Editorial Staff
7 months ago

Editorial Staff
7 months ago

Great grandmother released from jail on gun charge in The Bahamas

An 81-year-old great-grandmother, who suffers from early dementia, hyperlipidemia issues, and an enlarged heart that requires medication, was released from prison after serving half of her one-year jail term on a gun-related charge.

The Court of Appeal in a majority ruling ordered the release of Freda Hart, who had been convicted of trying to conceal an unlicensed gun that belonged to her grandson when police armed with a search warrant came to her house in December 2020.

“There can be no doubt that an appellant’s age and medical condition are relevant factors in determining a proper sentence which a court should impose,” Sir Michael Barnett said read on behalf of the majority, adding that her medical records were not shown to the magistrate during the sentencing.

Hart was sentenced In February 2023,  after being convicted in the Magistrate’s Court of one count of possession of an unlicensed firearm and one count of possession of ammunition. Her grandson was also charged with the same offences and was also jailed for a longer period.

She had served six months and 12 days in prison before the Court of Appeal ordered her immediate release, saying she had served sufficient time for her “serious mistake”.

“The court appreciates that it should be loathe to interfere with the sentence of a sentencing judge and should only do so in limited circumstances. However, the appellant’s medical evidence was not before the magistrate.

“At the time of sentencing, the appellant was not represented by counsel. Had the magistrate had the benefit of full argument and the appellant’s medical report to assist him, he may well have come to a different sentencing decision. Therefore, the magistrate was unable to fully consider all relevant factors, particularly the appellant’s medical condition,” said Sir Michael.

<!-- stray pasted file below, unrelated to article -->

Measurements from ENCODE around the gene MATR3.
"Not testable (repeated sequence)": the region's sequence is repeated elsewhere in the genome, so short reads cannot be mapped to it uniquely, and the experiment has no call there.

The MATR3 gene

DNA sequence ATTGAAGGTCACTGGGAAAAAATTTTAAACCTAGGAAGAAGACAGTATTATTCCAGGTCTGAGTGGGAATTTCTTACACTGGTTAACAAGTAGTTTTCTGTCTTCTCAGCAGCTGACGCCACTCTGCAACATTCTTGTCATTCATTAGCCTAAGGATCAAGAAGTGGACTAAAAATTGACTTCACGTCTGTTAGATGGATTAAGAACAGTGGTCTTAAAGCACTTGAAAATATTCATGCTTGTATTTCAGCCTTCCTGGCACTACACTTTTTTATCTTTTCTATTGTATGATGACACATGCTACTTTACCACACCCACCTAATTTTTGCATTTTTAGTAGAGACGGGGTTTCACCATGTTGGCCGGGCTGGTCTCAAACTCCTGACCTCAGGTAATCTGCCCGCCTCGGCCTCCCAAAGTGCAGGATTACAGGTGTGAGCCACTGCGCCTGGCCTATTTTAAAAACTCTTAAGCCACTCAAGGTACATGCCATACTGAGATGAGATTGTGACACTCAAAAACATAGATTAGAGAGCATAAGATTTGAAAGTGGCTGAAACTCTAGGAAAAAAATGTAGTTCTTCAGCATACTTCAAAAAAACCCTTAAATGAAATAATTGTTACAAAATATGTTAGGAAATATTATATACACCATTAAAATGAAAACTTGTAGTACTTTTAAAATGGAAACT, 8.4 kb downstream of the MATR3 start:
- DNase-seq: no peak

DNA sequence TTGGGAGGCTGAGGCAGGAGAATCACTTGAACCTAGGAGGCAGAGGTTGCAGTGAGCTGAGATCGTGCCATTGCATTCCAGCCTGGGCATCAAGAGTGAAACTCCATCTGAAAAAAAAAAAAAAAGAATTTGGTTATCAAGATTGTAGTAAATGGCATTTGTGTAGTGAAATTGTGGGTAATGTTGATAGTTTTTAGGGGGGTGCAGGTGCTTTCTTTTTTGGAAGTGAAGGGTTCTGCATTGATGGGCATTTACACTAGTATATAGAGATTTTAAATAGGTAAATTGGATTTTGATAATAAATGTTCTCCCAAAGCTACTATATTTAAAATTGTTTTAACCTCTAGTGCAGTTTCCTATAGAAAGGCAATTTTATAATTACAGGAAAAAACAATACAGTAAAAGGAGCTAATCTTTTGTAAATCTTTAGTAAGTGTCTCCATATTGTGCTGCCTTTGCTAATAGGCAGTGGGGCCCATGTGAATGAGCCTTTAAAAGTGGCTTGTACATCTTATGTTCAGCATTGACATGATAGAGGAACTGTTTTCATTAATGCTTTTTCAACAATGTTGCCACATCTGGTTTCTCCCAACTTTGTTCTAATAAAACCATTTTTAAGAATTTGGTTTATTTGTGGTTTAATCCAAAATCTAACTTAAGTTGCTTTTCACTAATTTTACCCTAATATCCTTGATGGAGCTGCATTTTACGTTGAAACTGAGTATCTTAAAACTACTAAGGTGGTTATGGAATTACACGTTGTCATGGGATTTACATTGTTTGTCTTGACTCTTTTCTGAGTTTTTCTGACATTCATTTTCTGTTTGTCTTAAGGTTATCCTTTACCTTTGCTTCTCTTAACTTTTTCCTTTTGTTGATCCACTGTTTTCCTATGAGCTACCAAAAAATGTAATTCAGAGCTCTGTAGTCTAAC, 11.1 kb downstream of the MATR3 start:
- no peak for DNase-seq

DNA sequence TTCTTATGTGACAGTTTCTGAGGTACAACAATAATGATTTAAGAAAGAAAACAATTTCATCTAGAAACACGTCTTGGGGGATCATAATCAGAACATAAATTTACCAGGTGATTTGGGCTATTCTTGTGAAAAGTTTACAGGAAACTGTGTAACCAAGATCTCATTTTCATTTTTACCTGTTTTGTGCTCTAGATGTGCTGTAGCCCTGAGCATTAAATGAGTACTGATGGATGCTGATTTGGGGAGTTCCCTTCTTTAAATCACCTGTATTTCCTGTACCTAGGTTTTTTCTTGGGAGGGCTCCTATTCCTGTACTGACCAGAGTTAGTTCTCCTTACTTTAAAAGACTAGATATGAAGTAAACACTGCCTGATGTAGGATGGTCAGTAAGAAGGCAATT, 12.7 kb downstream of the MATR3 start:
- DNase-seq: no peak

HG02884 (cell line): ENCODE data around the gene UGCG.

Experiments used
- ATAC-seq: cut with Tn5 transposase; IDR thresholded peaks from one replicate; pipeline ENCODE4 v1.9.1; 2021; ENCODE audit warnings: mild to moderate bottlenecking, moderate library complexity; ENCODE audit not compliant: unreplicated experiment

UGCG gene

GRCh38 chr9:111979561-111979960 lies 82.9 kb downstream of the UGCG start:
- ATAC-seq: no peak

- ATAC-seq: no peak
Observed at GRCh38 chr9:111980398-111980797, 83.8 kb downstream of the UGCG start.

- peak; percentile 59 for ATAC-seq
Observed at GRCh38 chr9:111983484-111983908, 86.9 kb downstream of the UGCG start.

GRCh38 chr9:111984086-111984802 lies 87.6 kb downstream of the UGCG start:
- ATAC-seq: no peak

The Court of Appeal said that having the benefit of that information, it is “satisfied that this is a proper case to interfere with the sentencing discretion of the magistrate.

“The appellant has already spent over six months and 12 days in prison. Given her age and medical condition, the court is satisfied that this is sufficient punishment for her serious mistake. She should spend no further time in prison and should be released immediately.”

However, Justice Jon Isaacs, in a dissenting opinion wrote that he is “unable to agree with his decision to interfere with the sentence imposed by the magistrate.

“The actions of the intended appellant in attempting to conceal the firearm amounted to shielding her co-accused. Such actions hinder the police’s efforts to interdict illegal firearms and remove them from our streets. The carnage inflicted through the use of such weapons is a notorious fact of which the court may take judicial notice.”

“I find that this court lacks jurisdiction to interfere with the intended appellant’s incarceration at BDOCS (Bahamas Department of Correctional Services) because there is nothing from the medical officer at BDOCS to show that she cannot be adequately treated at BDOCS.

“Further, during the sentencing phase, the magistrate took into account all of the evidence presented to him. As such, I do not find that the magistrate fell into error when he sentenced the intended appellant to twelve months at BDOCS,” Justice Isaacs added.


Submit a Comment

Your email address will not be published. Required fields are marked *

This site uses Akismet to reduce spam. Learn how your comment data is processed.